New Harmony is an interesting, historic place. It was twice settled by Utopians, first by Lutheran separatists from Harmonie, Pennsylvania led by George Rapp and then by Robert Owen, a visionary liberal Welshman. Many of the Harmonists' buildings are still standing, and The New Harmony Inn and Conference Center, built among the historic structures, now specializes in hosting events for arts, educational and spiritual groups. The Inn's excellent restaurant, The Red Geranium, is the home of the New Harmony Wine Society and the driving force behind the festival.

Among other things I'm a wine salesman, and I have the good fortune to count The Red Geranium among my accounts. A small contingent from our company and our mates are headed down to pour a dozen of our wines at the Grand Tasting on Saturday evening, which promises to be a gala event with 500 or so participants. On Sunday we'll make time to see the sights and walk the labyrinths, then take a side trip to Evansville, which was home to some of Katz's ancestors. She's never been there, so we'll be looking for the home and/or grave of her great-great grandfather Charles Denby and also the old Fendrich cigar factory, which made cigars named after him.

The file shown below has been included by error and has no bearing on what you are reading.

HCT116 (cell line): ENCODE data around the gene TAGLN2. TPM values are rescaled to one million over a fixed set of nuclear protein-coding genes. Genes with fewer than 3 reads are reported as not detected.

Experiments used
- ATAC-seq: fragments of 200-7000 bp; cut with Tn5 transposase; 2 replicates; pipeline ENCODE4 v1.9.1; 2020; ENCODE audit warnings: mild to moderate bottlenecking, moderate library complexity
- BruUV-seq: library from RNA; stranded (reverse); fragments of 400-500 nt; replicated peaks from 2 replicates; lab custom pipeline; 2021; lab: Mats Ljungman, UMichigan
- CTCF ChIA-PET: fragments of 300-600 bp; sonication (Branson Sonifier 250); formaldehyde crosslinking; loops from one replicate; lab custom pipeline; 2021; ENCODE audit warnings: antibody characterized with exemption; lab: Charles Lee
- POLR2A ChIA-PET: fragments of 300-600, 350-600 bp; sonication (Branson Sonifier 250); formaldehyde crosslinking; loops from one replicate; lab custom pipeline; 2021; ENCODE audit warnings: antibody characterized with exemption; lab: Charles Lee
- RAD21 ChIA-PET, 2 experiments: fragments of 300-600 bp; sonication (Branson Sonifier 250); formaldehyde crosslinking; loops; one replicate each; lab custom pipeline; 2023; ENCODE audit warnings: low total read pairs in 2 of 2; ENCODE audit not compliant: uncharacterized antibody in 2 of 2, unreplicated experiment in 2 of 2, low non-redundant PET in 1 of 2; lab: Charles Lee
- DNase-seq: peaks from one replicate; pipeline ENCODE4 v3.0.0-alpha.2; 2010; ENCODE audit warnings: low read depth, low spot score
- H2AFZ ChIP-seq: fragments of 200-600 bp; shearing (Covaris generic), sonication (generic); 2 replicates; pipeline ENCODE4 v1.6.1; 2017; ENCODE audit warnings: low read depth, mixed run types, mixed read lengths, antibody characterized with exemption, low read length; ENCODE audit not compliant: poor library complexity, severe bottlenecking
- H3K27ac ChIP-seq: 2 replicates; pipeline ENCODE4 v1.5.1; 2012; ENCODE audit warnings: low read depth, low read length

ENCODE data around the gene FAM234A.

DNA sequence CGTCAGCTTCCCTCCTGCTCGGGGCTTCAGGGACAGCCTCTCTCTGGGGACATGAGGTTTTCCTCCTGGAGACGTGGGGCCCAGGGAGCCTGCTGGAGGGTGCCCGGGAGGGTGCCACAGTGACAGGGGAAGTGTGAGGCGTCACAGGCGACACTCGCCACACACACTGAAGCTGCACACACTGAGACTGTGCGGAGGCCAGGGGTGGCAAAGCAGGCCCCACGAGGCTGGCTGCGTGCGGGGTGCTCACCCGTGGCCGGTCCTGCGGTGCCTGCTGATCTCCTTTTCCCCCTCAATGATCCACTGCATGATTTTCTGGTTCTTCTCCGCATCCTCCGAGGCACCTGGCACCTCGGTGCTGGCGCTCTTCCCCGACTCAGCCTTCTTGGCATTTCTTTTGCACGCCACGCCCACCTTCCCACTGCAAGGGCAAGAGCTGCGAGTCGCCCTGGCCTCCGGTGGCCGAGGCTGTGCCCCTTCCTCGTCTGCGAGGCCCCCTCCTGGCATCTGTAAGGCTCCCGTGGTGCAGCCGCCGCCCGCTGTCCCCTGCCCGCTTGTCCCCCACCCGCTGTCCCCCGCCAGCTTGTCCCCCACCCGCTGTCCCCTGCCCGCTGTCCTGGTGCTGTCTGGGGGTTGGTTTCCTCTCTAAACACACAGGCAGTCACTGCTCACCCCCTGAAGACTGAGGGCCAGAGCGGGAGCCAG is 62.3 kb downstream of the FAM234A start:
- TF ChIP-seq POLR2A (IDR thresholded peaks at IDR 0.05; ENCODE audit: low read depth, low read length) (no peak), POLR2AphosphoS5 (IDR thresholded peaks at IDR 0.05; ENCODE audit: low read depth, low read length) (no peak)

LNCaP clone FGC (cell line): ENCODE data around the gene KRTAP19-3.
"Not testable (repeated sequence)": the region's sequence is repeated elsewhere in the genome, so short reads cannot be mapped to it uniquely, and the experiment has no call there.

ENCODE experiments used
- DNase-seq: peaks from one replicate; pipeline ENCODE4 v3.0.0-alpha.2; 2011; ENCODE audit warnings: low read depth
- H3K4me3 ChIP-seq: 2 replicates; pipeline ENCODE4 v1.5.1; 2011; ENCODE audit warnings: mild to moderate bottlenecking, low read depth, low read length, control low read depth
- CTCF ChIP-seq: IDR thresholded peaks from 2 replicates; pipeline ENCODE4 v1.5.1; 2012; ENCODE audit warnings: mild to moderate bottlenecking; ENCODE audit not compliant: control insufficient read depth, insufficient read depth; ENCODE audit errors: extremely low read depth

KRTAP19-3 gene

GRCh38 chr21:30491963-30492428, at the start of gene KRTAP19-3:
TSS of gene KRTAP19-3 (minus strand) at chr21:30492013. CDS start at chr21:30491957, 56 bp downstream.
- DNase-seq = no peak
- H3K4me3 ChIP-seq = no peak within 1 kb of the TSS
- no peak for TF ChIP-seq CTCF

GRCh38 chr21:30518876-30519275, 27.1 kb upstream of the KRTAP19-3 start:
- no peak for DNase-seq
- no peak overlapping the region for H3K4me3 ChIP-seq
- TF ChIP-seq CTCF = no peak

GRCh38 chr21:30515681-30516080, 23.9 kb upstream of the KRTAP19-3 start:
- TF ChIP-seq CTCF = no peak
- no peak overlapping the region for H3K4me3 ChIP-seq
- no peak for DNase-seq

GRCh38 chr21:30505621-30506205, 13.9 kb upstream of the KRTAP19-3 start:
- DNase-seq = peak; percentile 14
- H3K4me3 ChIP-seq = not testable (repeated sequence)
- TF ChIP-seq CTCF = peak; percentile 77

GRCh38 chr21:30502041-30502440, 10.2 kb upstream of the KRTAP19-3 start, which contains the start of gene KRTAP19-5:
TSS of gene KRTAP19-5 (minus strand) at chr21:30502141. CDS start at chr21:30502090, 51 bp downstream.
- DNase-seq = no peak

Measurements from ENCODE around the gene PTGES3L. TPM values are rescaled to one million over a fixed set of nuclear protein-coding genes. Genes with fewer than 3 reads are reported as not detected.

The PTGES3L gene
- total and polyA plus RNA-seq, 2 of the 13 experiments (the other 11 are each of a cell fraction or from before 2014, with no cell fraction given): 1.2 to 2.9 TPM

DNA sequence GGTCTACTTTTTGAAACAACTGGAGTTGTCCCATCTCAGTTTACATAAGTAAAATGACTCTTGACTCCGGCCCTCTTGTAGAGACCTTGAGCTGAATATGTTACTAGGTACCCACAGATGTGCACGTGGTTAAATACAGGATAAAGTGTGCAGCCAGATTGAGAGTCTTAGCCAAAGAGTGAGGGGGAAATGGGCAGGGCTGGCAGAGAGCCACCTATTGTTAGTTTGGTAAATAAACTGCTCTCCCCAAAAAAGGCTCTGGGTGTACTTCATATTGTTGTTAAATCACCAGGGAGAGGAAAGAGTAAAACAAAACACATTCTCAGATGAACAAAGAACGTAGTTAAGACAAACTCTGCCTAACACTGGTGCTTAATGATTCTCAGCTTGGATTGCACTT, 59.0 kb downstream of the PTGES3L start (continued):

Despite all the labor involved (pouring wine, talking about wine, sampling wine -- rough work, but somebody has to do it), we look forward to enjoying a brief getaway.

Tuesday, May 10, 2005

Remembering Mark and Jewel

One of the theater groups we're in did a show a few weeks ago, and we went downtown to Hedback Theater to watch it. We were doing lights and sound that night, which is something we really like to do. The light-and-sound booth has the best seats in the house, and we usually take our own bottle of wine up with us, as long as our part of the show isn't too complicated.